When talking about treasure, people usually think of jewels, diamonds or precious stones. But what has been considered the most important in Three Gorges Museum, which collects and displays cultural relics in the Three Gorges area and will be completed this year, is nothing like this. It is a pair of rare ques of the Han Dynasty (206 BC - AD 220).
According to A Narrative History of The Three Gorges, que refers to symbolic sentinels on both sides of a city gate. In ancient Chinese, que or space has a similar pronunciation and meaning with que or symbolic standing sentinels. They were made of wood or stone.
The que as a symbol emerged in the Zhou Dynasty (c.1100 BC - 221 BC). By the Han Dynasty it referred not just to the sentinel of a city gate or palace, but also stone carvings that were erected in front of temples, courtyards or tombs. The que symbolized one's revered status or origins, and became a typical structure of the Han Dynasty.
The Han Dynasty que that guards the Three Gorges Museum is called Wuyang Que. It was discovered in Wuyang Town, Zhongxian County of Chongqing Municipality. Found at a river beach two years ago, in the southern bank of the Yangtze River, it has been verified to have a history of more than 1,800 years. Archaeologists hailed it as a "living fossil" of ancient Chinese architecture.
Wang Chunping, deputy director of Chongqing Municipal Cultural Relics Bureau, introduced that the que of the Han Dynasty is the earliest known ground building ever found in China. It is a predecessor of huabiao, an ornamental column erected in front of a palace or tomb. The most famous huabiao we can see today is the pair carved out of marble in front of the Tiananmen Gate Tower.
China now has only 23 Han Dynasty ques under preservation and all of them are under state protection. Most ques are now in Sichuan Province as it was a place of inconvenient transportation and it experienced less war disturbance according to experts. The best-known Han Dynasty que is now kept in Taishi, Shaoshi and Qimu mountains, all in the Songshan Mountains of central China's Henan Province. The que of the mausoleum at Gaoyi, found in Ya'an, Sichuan Province, is of very high cultural value.
The Han Dynasty ques in the Three Gorges area were found in three different places of Zhongxian County. The other two were Dingfang Que and Wuming Que. The Dingfang Que is the highest among all the Han ques found to date and reaches 6.26 meters.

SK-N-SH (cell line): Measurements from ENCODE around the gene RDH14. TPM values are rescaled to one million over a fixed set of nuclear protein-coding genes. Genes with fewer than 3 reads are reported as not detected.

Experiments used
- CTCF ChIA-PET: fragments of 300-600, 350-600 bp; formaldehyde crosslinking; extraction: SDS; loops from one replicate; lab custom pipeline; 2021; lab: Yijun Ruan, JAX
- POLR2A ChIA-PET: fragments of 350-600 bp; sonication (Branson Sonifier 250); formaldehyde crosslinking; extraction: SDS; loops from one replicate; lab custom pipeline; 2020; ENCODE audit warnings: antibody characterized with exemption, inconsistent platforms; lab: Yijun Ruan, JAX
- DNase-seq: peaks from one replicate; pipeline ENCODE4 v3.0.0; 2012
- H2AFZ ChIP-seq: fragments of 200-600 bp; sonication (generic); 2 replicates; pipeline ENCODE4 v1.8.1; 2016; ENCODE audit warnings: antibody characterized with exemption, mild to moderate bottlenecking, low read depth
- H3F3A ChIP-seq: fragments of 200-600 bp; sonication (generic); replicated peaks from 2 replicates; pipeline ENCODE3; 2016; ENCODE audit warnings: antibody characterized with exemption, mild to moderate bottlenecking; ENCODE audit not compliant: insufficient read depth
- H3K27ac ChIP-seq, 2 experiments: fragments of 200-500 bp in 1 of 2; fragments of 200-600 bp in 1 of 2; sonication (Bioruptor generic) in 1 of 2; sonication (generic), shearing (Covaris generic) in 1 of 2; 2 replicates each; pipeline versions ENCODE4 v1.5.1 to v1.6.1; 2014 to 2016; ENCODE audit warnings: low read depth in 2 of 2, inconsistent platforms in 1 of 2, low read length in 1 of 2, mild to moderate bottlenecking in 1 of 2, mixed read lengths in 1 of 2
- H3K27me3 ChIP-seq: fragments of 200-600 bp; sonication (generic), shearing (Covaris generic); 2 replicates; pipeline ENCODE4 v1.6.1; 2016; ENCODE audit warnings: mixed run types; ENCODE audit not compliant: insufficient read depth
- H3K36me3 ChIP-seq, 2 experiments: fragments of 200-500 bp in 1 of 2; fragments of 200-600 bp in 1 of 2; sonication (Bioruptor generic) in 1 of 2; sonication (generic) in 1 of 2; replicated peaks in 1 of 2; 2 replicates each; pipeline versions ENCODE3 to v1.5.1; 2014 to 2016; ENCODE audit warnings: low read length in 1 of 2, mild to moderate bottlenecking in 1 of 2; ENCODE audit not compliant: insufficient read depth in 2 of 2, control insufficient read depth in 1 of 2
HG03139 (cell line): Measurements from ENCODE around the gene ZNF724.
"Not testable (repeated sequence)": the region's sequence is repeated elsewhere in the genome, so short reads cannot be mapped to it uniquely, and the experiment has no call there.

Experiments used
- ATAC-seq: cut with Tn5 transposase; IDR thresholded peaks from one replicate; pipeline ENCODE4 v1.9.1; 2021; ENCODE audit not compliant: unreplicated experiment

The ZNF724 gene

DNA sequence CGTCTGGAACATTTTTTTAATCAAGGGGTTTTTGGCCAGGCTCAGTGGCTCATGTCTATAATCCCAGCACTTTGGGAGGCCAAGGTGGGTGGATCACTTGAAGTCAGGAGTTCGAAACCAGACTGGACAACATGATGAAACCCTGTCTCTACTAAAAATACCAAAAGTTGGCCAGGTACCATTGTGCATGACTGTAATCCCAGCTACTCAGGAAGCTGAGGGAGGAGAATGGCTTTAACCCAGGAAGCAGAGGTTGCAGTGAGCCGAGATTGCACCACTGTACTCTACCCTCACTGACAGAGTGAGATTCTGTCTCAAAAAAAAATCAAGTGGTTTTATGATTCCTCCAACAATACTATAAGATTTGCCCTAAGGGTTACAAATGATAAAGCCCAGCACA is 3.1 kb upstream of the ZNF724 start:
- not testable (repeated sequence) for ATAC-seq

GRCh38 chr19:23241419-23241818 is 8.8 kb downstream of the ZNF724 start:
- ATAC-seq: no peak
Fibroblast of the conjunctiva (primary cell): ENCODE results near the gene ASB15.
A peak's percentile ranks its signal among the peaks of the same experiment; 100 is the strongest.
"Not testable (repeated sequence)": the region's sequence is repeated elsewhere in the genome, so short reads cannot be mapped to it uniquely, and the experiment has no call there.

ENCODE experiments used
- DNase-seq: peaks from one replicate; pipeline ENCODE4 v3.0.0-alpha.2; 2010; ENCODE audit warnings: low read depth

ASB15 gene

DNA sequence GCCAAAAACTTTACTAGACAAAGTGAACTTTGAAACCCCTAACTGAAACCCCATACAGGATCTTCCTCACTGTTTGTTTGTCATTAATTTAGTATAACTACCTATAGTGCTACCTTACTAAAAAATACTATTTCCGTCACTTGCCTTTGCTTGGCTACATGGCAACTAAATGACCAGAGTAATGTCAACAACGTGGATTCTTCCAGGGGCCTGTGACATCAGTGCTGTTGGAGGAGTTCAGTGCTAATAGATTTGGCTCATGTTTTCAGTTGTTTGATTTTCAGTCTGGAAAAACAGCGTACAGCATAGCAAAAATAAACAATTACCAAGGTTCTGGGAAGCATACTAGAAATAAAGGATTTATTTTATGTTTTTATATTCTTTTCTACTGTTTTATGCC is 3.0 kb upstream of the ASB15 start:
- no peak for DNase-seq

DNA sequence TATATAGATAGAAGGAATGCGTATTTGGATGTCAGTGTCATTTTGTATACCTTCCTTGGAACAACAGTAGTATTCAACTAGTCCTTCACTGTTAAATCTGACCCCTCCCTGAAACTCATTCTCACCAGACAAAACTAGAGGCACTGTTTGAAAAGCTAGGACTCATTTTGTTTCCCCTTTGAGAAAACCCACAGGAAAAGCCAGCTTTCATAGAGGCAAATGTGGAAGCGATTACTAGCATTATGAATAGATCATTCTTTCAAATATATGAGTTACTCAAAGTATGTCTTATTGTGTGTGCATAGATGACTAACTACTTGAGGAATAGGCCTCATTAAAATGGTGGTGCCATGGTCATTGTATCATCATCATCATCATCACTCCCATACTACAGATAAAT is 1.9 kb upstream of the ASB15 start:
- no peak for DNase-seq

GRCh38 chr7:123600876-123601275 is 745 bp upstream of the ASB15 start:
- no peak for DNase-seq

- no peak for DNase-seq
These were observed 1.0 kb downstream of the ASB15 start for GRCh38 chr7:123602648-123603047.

Most gate ques during the Han Dynasty were wooden-structures, so they either fell victim to the flames of war or rotted and fell over. Some stone ques were wind-eroded. The Wuyang Que, however, was well preserved and buried in sand for a longtime. Experts called the que: "History of Han Dynasty carved in stone."
After the pair of Wuyang Ques was unearthed, they had been kept in the courtyard of Chongqing Museum, waiting to be moved into China's Three Gorges Museum which will be finished soon.
According to Wang Chuanping, the stone que of the Han Dynasty were only built in front of the tombs of those with high status, so he judged the tomb occupant to have been Yan Yan, a renowned general during the Three Kingdoms period (220-280).
The Romance of the Three Kingdoms depicted Yan Yan thus: Liu Bei (founder of the Shu Han Kingdom) entered the Shu State, Yan Yan was captured alive by Zhang Fei, general of the Shu. Rather than kneeling down, Yan denounced the invading enemy: "Your people deserted morality and justice. You'll see a headless general rather than a surrendered general!" Zhang, known for his rash bravery, got angry and wanted to kill Yan. Yan again said loudly: "You're ignorant! Why still not cut off my head but get angry?" Yan's loyalty and sternness not only subdued Zhang Fei but also audiences of later generations.
Yan Yan was a native of Zhongxian County. Near the Wuyang Town there is a village called Jiangjun (General) Village, which was said to be named in commemoration of Yan Yan. These were all recorded in history books of the Ming and Qing dynasties. Wang Chuanping said the marvelous pair of ques reminds people of all sorts of literary figures and stories in Chinese history.
"In the tomb we found a vessel inscribed with ‘Hua Family Clan Stone,'" said Wang, "And to our surprise, we found out that some families had the surname Hua in the General Village. They might be descendants of tenants of Yan Yan and been buried with their master. If things were really like this, it might be an interesting topic for research, i.e., peasants' lasting love for their own land."
However, the ownership of the tomb and identity of Hua clan descendants needs further verifying. Archaeological teams have cleaned up over 20 tombs on the site of the Wuyang Que, but still found no solid evidence to assure Yan Yan's tomb was there.
To be specific, the pair of ques lying in tranquility in Chongqing Museum are just a huge heap of stone parts. Experts working with the museum pointed to the red granite blocks and introduced different parts of them, including the base, body, top of the que as well as the flat stone and coffin level.
The pair of ques are not as beautiful as people imagine. On the contrary, they look simple and unsophisticated. On their bodies are a sculptured gray dragon, a white tiger, a red phoenix and a black turtle, four animals usually used in stone carvings to represent east, west, south and north.